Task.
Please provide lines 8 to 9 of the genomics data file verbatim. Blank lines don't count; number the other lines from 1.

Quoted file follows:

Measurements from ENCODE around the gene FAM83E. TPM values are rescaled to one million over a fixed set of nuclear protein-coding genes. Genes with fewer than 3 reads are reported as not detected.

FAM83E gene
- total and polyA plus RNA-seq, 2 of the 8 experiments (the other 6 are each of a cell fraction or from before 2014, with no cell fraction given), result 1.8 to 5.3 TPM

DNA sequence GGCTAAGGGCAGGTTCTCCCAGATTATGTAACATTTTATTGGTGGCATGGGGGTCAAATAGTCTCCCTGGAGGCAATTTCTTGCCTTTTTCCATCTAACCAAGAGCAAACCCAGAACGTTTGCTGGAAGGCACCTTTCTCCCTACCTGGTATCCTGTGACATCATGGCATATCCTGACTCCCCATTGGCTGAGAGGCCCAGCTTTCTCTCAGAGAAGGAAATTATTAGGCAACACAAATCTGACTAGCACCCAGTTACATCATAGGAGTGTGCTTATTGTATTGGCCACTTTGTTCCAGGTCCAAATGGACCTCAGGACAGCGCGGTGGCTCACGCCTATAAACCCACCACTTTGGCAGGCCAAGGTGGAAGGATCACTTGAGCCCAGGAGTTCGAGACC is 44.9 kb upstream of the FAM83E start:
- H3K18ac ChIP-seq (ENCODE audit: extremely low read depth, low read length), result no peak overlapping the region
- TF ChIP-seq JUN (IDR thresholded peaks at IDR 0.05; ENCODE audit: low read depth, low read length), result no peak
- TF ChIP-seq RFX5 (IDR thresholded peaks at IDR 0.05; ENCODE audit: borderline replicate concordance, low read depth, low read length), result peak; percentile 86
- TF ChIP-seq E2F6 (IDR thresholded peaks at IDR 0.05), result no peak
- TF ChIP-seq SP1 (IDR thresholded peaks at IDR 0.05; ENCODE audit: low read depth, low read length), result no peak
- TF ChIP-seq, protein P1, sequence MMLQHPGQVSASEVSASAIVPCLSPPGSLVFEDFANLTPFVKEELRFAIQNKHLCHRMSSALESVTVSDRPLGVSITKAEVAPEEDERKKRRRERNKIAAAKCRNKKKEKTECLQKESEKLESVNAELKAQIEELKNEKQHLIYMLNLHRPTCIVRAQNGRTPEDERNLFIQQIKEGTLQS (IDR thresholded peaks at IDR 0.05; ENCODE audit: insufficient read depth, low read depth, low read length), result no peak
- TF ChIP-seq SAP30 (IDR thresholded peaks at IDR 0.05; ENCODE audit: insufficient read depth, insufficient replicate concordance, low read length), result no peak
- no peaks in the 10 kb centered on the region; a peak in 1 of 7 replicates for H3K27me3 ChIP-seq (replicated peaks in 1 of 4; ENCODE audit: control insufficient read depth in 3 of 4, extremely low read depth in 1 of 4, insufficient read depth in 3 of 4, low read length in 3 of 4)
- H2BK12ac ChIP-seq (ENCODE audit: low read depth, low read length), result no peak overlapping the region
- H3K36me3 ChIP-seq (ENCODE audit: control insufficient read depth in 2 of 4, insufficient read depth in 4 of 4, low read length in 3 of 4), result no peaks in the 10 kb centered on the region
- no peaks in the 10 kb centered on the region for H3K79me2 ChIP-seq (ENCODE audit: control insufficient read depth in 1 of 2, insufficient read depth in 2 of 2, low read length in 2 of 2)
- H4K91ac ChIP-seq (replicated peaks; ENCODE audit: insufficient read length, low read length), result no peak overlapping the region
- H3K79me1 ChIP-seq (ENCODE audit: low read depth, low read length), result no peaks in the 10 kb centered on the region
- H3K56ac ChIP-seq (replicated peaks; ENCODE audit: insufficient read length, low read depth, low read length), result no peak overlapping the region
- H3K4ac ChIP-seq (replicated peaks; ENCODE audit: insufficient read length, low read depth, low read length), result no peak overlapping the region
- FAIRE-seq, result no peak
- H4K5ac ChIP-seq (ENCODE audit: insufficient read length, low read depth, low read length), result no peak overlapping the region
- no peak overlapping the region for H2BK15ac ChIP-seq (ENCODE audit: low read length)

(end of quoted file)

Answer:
- TF ChIP-seq E2F6 (IDR thresholded peaks at IDR 0.05), result no peak
- TF ChIP-seq SP1 (IDR thresholded peaks at IDR 0.05; ENCODE audit: low read depth, low read length), result no peak